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During a booster event last week, USC basketball coach Tim Floyd told a group of Trojan fans that the past three or four weeks have been extremely taxing for the entire hoops program. Unfortunately, this week is not shaping up to be any better.
According to Chris Foster of the Los Angeles Times, 6′7″ senior forward Marcus Johnson has decided to declare pro. Johnson’s decision has been quite surprising for many associated with the program, as he had recently been granted another year of eligibility just last week.
Johnson now becomes the fourth USC player to leave school early and turn pro since the season ended back in March. Junior center Taj Gibson, junior guard Daniel Hackett and freshman forward DeMar DeRozan have all declared for the NBA draft. However, Hackett is the only one who has hired an agent at this point.
The Trojan exodus has not been limited to current players. As of right now, three recruits, center Renardo Sidney, forward Noel Johnson and forward Solomon Hill, have all decommitted from USC since the season ended.
After glancing at his performance in college, Johnson’s decision to head pro appears even more puzzling than at first glance. In the past two years, he has played in just 16 games and averaged merely 3.6 points per game a year ago. Not exactly what NBA teams are looking for.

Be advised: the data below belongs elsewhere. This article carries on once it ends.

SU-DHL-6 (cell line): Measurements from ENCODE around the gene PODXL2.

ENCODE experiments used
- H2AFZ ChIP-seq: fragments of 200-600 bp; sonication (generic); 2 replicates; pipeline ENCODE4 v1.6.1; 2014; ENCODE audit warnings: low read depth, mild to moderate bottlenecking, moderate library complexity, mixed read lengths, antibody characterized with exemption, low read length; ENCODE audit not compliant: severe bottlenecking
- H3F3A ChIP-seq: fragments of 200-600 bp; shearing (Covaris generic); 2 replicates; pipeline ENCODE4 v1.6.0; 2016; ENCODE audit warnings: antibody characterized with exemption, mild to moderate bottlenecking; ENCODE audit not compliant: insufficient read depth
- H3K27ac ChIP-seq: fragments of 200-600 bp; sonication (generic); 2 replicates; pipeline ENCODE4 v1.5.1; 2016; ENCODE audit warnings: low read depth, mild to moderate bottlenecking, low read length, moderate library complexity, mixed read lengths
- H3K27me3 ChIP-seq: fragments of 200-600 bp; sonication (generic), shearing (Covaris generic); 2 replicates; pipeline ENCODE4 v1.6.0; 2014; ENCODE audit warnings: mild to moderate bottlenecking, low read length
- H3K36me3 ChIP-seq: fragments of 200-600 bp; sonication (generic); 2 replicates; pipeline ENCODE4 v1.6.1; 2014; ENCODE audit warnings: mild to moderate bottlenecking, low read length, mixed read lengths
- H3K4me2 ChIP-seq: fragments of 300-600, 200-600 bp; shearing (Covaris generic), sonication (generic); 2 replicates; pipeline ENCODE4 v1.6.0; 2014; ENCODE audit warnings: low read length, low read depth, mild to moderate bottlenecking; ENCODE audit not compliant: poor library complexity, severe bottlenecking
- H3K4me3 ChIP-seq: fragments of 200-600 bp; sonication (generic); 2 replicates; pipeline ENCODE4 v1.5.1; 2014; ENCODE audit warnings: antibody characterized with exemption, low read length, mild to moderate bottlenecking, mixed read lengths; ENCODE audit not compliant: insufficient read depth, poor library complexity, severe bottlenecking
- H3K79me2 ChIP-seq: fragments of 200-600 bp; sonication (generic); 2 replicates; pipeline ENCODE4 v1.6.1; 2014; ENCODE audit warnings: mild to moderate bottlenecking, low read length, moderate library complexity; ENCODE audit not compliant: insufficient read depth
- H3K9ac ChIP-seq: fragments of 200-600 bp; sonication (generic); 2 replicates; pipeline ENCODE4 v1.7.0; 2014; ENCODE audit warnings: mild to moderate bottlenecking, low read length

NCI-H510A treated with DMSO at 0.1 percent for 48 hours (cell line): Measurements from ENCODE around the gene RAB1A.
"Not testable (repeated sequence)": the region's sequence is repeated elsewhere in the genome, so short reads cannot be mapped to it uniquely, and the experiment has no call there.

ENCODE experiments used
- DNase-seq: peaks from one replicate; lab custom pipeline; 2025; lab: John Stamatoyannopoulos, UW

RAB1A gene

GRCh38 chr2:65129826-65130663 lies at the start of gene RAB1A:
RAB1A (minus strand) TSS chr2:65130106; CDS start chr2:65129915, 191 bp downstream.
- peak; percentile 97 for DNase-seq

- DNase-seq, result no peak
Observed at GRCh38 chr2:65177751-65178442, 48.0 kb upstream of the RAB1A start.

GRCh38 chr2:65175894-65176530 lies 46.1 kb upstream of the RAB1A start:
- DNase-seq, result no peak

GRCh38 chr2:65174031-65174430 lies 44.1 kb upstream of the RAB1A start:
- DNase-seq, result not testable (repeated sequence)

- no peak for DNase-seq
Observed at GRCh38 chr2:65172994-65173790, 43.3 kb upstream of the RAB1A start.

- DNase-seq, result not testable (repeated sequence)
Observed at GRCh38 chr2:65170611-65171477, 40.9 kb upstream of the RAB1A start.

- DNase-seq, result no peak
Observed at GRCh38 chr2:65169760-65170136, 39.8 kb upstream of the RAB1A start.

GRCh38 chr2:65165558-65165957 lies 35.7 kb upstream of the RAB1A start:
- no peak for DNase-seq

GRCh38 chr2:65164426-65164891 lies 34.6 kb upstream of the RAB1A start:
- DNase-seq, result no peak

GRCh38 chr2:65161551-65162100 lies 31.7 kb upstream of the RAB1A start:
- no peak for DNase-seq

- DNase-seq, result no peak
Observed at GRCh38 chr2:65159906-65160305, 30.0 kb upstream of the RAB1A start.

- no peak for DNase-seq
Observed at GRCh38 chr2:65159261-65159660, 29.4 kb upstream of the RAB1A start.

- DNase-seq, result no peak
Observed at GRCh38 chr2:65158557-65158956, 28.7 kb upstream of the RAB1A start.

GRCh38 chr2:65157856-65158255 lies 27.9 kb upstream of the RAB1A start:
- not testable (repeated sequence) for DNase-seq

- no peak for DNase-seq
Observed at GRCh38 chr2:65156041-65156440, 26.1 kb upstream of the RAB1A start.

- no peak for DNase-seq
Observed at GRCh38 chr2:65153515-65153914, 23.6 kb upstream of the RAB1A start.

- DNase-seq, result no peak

But don’t even expect Johnson to even be courted by NBA teams during the draft process. According to draft sites such as NBADraft.net, there is no chance that he is drafted this June and an invite to training camp is also unlikely.
That leaves Europe, as the only option remaining for Johnson. However, it is also unlikely that he gets picked up by a team from a top flight European League in Spain, Italy, or even Greece. Just ask Brandon Jennings how good the competition is in the Mediterranean.
So, really, what we’re looking at is a guy who is probably going to be playing in Latvia, Iceland, Sweden, or Finland, next season and earning about $15,000 a year. In terms of finances, he’d be better off staying at USC and earning a degree.